Pope fears Trump’s populism

Pope fears Trump’s populism

Pope Francis is not afraid of getting involved in politics. Source: Flickr

Pope Francis has warned against a rise in populism and the dangers of allowing political crises to allow tyrants to take power.

Speaking to El Pais after Donald Trump’s inaugurated, the pontiff condemned the use of walls to keep foreigners out, adding that “we’ll see what Trump does”.

He warned about the rise of populism.

The Pope said: “Crises provoke fear, alarm. In my opinion, the most obvious example of European populism is Germany in 1933.

“Germany is broken, it needs to get up, to find its identity, a leader, someone capable of restoring its character, and there is a young man named Adolf Hitler who says: ‘I can, I can’.

“And all Germans vote for Hitler. Hitler didn’t steal the power, his people voted for him, and then he destroyed his people.

“I don’t like to get ahead of myself nor judge people prematurely. We will see how [Trump] acts, what he does, and then I will have an opinion,” Francis added.

The Pope and Trump publicly disagreed during the presidential campaign, with the Pope appearing to question Trump’s Christian belief over his promise to build a wall along the Mexican border.

In Germany, Vice Chancellor Sigmar Gabriel warned of a “drastic radicalisation” in US politics and said Germany stood ready to fill the void left by an isolationist administration in Washington. The only thing missing was a denunciation of parliament as a “gossip chamber”, he added, using a term that the Nazis applied to German institutions in the 1920s.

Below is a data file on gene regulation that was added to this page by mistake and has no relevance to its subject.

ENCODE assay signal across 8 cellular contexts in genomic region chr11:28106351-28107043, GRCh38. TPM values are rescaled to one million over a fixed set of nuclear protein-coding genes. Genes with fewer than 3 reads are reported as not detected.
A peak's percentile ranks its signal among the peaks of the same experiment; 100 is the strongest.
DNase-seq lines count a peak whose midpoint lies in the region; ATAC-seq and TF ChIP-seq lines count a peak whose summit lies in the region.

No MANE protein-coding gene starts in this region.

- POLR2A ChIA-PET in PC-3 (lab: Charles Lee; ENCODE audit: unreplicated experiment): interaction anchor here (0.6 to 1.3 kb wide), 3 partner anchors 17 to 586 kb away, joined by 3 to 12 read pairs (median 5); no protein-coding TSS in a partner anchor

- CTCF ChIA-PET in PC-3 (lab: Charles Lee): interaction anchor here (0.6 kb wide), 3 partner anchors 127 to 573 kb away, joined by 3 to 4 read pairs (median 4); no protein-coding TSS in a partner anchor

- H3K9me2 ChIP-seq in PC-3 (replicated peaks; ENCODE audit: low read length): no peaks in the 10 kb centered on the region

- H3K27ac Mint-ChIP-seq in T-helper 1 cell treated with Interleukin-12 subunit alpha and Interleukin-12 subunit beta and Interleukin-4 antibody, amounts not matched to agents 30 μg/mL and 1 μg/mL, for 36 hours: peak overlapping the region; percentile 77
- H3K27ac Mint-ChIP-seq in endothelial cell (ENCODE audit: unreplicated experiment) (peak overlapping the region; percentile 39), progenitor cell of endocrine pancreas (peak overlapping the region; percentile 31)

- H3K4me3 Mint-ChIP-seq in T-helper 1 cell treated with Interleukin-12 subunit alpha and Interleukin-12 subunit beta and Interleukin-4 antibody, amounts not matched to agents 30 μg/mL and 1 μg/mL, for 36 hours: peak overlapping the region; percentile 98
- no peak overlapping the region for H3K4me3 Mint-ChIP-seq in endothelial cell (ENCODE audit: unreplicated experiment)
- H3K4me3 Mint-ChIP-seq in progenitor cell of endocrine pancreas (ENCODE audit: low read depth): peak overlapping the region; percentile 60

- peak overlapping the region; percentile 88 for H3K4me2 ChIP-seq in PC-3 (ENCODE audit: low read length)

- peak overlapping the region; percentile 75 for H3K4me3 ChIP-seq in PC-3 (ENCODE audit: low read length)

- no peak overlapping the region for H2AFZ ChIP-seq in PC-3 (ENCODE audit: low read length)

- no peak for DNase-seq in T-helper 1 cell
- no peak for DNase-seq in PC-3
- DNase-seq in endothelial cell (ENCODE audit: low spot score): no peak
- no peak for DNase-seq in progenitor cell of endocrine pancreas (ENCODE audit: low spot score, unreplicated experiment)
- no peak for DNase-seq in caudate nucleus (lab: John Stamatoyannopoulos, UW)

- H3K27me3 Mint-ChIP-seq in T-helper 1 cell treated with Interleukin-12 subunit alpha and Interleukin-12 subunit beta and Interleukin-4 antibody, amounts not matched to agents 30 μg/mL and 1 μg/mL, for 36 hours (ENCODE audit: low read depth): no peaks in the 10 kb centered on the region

Germany’s foreign minister, Frank-Walter Steinmeier, has said turbulent times would follow Trump into the Oval Office.

“With the election of Donald Trump, the world of the 20th century has definitely been overtaken,” Steinmeier wrote in the Bild am Sonntag.

Steinmeier has been the German government’s strongest critic of Trump.

He had earlier warned that US relations with Germany would become “more difficult”.

“In these times of fresh global disorder this will go further…there is a lot at stake,” he wrote in the mass circulation newspaper.

But Steinmeier said he would hold talks with the Trump administration and outline “our position, our values and our interests”.

Steinmeier said he was “certain to find interlocutors in Washington who know that big countries also need partners”.

Meanwhile, UK Prime Minister Theresa May said she would tell Trump how important Nato and the European Union were for European and world stability, with no apparent sense of irony as she tries to pull Britain from the bloc. “With the threats we face, it’s not the time for less cooperation,” said May, who is planning to travel to Washington soon.

 

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